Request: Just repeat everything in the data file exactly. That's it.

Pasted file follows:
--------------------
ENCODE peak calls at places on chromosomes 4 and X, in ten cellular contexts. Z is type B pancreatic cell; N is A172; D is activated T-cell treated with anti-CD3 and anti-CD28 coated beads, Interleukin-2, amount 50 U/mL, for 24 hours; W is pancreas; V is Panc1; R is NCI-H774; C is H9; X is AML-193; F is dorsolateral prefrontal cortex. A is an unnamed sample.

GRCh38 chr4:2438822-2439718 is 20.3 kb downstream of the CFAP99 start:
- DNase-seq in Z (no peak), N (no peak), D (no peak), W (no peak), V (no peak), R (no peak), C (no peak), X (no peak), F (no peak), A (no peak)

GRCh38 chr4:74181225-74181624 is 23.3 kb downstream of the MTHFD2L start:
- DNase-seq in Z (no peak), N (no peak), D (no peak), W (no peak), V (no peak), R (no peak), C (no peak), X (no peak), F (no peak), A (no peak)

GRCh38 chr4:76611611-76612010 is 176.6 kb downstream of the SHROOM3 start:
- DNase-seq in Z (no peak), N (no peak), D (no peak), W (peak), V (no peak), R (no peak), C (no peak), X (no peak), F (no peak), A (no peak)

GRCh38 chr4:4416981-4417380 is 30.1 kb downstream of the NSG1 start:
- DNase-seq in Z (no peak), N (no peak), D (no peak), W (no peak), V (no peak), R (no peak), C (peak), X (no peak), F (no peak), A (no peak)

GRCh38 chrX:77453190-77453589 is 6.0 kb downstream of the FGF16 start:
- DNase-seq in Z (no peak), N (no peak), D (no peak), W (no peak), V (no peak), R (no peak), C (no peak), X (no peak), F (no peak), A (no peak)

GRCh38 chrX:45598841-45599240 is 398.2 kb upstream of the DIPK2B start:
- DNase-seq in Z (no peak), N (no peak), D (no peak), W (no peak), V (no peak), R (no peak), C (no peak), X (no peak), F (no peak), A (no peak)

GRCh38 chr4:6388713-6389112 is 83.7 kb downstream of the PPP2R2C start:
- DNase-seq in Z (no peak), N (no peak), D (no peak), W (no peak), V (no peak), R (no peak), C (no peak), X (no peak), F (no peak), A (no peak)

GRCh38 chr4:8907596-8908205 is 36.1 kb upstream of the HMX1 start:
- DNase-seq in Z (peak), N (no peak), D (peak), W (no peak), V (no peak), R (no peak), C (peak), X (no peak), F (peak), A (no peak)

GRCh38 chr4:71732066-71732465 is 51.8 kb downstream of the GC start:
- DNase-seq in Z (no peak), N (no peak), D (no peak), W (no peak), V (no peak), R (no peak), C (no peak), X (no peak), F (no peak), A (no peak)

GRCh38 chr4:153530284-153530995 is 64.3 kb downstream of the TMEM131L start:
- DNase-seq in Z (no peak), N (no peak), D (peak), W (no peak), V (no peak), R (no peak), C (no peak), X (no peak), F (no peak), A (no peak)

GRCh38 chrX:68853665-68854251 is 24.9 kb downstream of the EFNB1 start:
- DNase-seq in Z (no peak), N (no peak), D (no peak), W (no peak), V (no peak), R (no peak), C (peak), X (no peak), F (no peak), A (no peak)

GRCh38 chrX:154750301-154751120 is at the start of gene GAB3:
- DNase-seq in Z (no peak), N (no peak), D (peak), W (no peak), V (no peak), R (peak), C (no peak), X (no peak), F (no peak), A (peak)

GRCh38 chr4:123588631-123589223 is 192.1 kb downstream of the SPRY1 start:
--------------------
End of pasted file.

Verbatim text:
ENCODE peak calls at places on chromosomes 4 and X, in ten cellular contexts. Z is type B pancreatic cell; N is A172; D is activated T-cell treated with anti-CD3 and anti-CD28 coated beads, Interleukin-2, amount 50 U/mL, for 24 hours; W is pancreas; V is Panc1; R is NCI-H774; C is H9; X is AML-193; F is dorsolateral prefrontal cortex. A is an unnamed sample.

GRCh38 chr4:2438822-2439718 is 20.3 kb downstream of the CFAP99 start:
- DNase-seq in Z (no peak), N (no peak), D (no peak), W (no peak), V (no peak), R (no peak), C (no peak), X (no peak), F (no peak), A (no peak)

GRCh38 chr4:74181225-74181624 is 23.3 kb downstream of the MTHFD2L start:
- DNase-seq in Z (no peak), N (no peak), D (no peak), W (no peak), V (no peak), R (no peak), C (no peak), X (no peak), F (no peak), A (no peak)

GRCh38 chr4:76611611-76612010 is 176.6 kb downstream of the SHROOM3 start:
- DNase-seq in Z (no peak), N (no peak), D (no peak), W (peak), V (no peak), R (no peak), C (no peak), X (no peak), F (no peak), A (no peak)

GRCh38 chr4:4416981-4417380 is 30.1 kb downstream of the NSG1 start:
- DNase-seq in Z (no peak), N (no peak), D (no peak), W (no peak), V (no peak), R (no peak), C (peak), X (no peak), F (no peak), A (no peak)

GRCh38 chrX:77453190-77453589 is 6.0 kb downstream of the FGF16 start:
- DNase-seq in Z (no peak), N (no peak), D (no peak), W (no peak), V (no peak), R (no peak), C (no peak), X (no peak), F (no peak), A (no peak)

GRCh38 chrX:45598841-45599240 is 398.2 kb upstream of the DIPK2B start:
- DNase-seq in Z (no peak), N (no peak), D (no peak), W (no peak), V (no peak), R (no peak), C (no peak), X (no peak), F (no peak), A (no peak)

GRCh38 chr4:6388713-6389112 is 83.7 kb downstream of the PPP2R2C start:
- DNase-seq in Z (no peak), N (no peak), D (no peak), W (no peak), V (no peak), R (no peak), C (no peak), X (no peak), F (no peak), A (no peak)

GRCh38 chr4:8907596-8908205 is 36.1 kb upstream of the HMX1 start:
- DNase-seq in Z (peak), N (no peak), D (peak), W (no peak), V (no peak), R (no peak), C (peak), X (no peak), F (peak), A (no peak)

GRCh38 chr4:71732066-71732465 is 51.8 kb downstream of the GC start:
- DNase-seq in Z (no peak), N (no peak), D (no peak), W (no peak), V (no peak), R (no peak), C (no peak), X (no peak), F (no peak), A (no peak)

GRCh38 chr4:153530284-153530995 is 64.3 kb downstream of the TMEM131L start:
- DNase-seq in Z (no peak), N (no peak), D (peak), W (no peak), V (no peak), R (no peak), C (no peak), X (no peak), F (no peak), A (no peak)

GRCh38 chrX:68853665-68854251 is 24.9 kb downstream of the EFNB1 start:
- DNase-seq in Z (no peak), N (no peak), D (no peak), W (no peak), V (no peak), R (no peak), C (peak), X (no peak), F (no peak), A (no peak)

GRCh38 chrX:154750301-154751120 is at the start of gene GAB3:
- DNase-seq in Z (no peak), N (no peak), D (peak), W (no peak), V (no peak), R (peak), C (no peak), X (no peak), F (no peak), A (peak)

GRCh38 chr4:123588631-123589223 is 192.1 kb downstream of the SPRY1 start: